OPINION: You know it is an election year when politicians start the year by clearing the decks of things they don't want to spend the rest of the year talking about.
Monday was Prime Minister John Key's turn when he dealt with the "will he, won't he" questions about NZ First.
Yesterday was Labour leader David Cunliffe's turn to decisively shed some of the baggage Labour had been carrying since the last election - its proposals to axe GST on fresh fruit and vegetables, and its equally ill-timed promise to make the first $500 of income tax free.
Ill-timed because the two policies combined added up to a $1.5 billion credibility gap for Labour at the time they were unveiled in 2011, hard on the heels of recession and the global financial crisis.
Cunliffe's predecessor, David Shearer, dropped plenty of hints that he was going to scrap both, sparking cries from Labour's opponents yesterday that the new leader's announcement was nothing more than a reheated u-turn.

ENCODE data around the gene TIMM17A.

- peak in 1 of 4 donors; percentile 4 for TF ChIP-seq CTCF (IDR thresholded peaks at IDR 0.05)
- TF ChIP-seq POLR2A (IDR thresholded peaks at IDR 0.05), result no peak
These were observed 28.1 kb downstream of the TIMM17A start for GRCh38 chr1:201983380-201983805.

But Cunliffe's announcement yesterday was important for Labour for two reasons - it was unambiguous, meaning he won't have to answer questions about it next week when he delivers his first crucial State of the Nation speech.
And it also reinforces the idea that Labour has given itself the fiscal head room for the more targeted policies that Mr Cunliffe hinted would be unveiled in that speech next week.
Cunliffe hinted strongly that his speech would likely include a payment to families with children - a plan which would build on Labour's key theme that inequality has risen under the Key government.
It will play well with Labour's core constituency. But it will also need to survive the credibility test with the wider electorate if Cunliffe wants to win first points in the opening salvoes of the election campaign.
- Fairfax Media